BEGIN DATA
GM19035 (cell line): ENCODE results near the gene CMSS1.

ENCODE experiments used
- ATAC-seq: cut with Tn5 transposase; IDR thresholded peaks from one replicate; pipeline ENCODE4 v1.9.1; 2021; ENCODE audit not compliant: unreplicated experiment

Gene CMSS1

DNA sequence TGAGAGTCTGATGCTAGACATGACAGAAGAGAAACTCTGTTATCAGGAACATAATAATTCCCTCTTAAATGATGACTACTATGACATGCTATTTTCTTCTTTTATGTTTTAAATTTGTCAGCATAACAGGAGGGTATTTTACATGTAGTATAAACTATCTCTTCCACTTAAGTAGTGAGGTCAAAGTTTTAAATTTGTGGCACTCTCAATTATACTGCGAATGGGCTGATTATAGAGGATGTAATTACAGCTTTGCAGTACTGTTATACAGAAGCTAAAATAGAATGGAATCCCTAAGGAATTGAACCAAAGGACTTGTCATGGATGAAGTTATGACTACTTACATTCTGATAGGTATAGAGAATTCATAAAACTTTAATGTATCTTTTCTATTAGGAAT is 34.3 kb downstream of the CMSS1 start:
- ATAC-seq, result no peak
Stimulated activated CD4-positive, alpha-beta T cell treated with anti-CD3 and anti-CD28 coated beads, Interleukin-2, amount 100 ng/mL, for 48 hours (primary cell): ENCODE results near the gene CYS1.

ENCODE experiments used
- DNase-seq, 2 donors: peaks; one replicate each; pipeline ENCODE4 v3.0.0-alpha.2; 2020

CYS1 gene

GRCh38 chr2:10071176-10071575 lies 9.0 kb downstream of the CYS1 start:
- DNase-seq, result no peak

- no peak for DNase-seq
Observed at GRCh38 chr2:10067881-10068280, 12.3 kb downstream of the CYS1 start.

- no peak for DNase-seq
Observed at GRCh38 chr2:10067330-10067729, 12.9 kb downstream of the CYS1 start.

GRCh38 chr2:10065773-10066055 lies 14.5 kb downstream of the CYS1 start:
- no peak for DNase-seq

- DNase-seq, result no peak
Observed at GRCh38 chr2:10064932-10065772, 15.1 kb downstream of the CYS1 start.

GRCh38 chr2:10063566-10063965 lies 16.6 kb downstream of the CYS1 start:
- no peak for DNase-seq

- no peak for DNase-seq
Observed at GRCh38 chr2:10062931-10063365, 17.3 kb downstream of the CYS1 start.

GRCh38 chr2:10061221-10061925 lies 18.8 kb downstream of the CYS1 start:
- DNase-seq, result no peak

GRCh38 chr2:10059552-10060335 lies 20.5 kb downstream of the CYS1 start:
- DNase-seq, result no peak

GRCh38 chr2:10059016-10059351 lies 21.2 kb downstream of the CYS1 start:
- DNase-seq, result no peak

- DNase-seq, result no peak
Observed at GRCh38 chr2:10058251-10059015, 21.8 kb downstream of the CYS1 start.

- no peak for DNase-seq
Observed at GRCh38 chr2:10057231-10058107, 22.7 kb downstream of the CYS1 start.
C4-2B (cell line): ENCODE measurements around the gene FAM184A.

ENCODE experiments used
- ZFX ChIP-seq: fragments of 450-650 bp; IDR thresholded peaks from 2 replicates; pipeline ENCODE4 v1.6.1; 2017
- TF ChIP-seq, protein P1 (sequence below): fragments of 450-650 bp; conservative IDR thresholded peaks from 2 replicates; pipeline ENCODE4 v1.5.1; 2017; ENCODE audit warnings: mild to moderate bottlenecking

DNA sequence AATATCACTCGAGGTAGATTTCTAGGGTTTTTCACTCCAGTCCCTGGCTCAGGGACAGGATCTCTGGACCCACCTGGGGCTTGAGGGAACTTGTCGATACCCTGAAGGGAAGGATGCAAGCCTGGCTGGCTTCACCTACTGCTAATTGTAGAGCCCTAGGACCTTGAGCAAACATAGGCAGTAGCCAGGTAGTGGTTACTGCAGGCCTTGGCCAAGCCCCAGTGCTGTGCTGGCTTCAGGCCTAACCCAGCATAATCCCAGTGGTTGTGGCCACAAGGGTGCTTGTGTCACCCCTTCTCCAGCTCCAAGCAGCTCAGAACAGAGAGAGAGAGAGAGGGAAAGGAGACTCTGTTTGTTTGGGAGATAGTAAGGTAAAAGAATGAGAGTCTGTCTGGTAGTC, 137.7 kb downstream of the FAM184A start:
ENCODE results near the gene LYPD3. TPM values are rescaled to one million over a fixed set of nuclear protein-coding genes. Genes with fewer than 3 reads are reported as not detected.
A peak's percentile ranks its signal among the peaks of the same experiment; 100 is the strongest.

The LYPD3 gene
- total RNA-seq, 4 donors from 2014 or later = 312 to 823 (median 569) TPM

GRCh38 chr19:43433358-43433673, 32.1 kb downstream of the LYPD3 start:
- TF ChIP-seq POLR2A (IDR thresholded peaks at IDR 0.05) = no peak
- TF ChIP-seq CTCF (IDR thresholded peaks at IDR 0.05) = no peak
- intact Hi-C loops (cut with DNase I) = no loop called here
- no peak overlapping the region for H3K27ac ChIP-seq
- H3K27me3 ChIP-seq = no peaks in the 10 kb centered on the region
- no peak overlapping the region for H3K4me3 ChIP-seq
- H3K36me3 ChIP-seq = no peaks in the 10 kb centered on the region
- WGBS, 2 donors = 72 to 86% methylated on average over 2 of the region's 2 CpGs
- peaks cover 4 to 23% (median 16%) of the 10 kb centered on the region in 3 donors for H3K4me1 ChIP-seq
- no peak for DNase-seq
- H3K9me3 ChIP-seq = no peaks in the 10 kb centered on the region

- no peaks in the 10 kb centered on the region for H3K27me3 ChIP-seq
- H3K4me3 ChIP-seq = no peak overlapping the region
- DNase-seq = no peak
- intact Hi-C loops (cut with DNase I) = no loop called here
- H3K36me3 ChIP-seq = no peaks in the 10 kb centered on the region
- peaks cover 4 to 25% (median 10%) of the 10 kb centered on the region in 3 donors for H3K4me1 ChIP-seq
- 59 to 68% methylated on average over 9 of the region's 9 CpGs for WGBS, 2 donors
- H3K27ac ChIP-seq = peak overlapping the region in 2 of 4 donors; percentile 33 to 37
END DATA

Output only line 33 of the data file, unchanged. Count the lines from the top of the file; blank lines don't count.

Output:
- no peak for DNase-seq